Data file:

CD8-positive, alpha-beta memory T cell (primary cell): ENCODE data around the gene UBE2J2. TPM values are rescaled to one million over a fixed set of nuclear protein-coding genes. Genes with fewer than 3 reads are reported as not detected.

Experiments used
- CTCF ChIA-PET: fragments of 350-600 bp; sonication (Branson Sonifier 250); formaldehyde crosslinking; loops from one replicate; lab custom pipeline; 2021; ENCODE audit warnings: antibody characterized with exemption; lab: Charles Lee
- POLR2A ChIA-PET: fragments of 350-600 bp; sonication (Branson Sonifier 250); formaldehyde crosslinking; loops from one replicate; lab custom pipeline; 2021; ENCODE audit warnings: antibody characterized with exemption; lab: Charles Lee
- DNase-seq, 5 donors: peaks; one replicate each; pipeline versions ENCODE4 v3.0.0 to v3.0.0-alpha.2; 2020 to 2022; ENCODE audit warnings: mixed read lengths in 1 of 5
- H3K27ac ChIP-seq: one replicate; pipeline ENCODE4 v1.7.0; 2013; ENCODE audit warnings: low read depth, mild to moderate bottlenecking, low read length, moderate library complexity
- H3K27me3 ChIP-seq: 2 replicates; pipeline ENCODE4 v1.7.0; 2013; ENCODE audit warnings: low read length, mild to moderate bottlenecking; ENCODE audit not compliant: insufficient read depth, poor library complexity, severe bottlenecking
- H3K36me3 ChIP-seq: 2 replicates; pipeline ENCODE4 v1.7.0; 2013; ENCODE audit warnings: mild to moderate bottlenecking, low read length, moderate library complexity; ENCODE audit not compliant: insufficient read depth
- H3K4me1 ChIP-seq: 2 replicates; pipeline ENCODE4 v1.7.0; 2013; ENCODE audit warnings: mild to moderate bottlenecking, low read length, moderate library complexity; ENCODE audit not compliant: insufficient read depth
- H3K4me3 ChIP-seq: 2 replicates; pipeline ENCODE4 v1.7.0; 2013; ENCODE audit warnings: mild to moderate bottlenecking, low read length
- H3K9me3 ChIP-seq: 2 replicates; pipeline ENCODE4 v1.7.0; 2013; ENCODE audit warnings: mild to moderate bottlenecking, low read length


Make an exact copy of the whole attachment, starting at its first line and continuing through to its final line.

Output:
CD8-positive, alpha-beta memory T cell (primary cell): ENCODE data around the gene UBE2J2. TPM values are rescaled to one million over a fixed set of nuclear protein-coding genes. Genes with fewer than 3 reads are reported as not detected.

Experiments used
- CTCF ChIA-PET: fragments of 350-600 bp; sonication (Branson Sonifier 250); formaldehyde crosslinking; loops from one replicate; lab custom pipeline; 2021; ENCODE audit warnings: antibody characterized with exemption; lab: Charles Lee
- POLR2A ChIA-PET: fragments of 350-600 bp; sonication (Branson Sonifier 250); formaldehyde crosslinking; loops from one replicate; lab custom pipeline; 2021; ENCODE audit warnings: antibody characterized with exemption; lab: Charles Lee
- DNase-seq, 5 donors: peaks; one replicate each; pipeline versions ENCODE4 v3.0.0 to v3.0.0-alpha.2; 2020 to 2022; ENCODE audit warnings: mixed read lengths in 1 of 5
- H3K27ac ChIP-seq: one replicate; pipeline ENCODE4 v1.7.0; 2013; ENCODE audit warnings: low read depth, mild to moderate bottlenecking, low read length, moderate library complexity
- H3K27me3 ChIP-seq: 2 replicates; pipeline ENCODE4 v1.7.0; 2013; ENCODE audit warnings: low read length, mild to moderate bottlenecking; ENCODE audit not compliant: insufficient read depth, poor library complexity, severe bottlenecking
- H3K36me3 ChIP-seq: 2 replicates; pipeline ENCODE4 v1.7.0; 2013; ENCODE audit warnings: mild to moderate bottlenecking, low read length, moderate library complexity; ENCODE audit not compliant: insufficient read depth
- H3K4me1 ChIP-seq: 2 replicates; pipeline ENCODE4 v1.7.0; 2013; ENCODE audit warnings: mild to moderate bottlenecking, low read length, moderate library complexity; ENCODE audit not compliant: insufficient read depth
- H3K4me3 ChIP-seq: 2 replicates; pipeline ENCODE4 v1.7.0; 2013; ENCODE audit warnings: mild to moderate bottlenecking, low read length
- H3K9me3 ChIP-seq: 2 replicates; pipeline ENCODE4 v1.7.0; 2013; ENCODE audit warnings: mild to moderate bottlenecking, low read length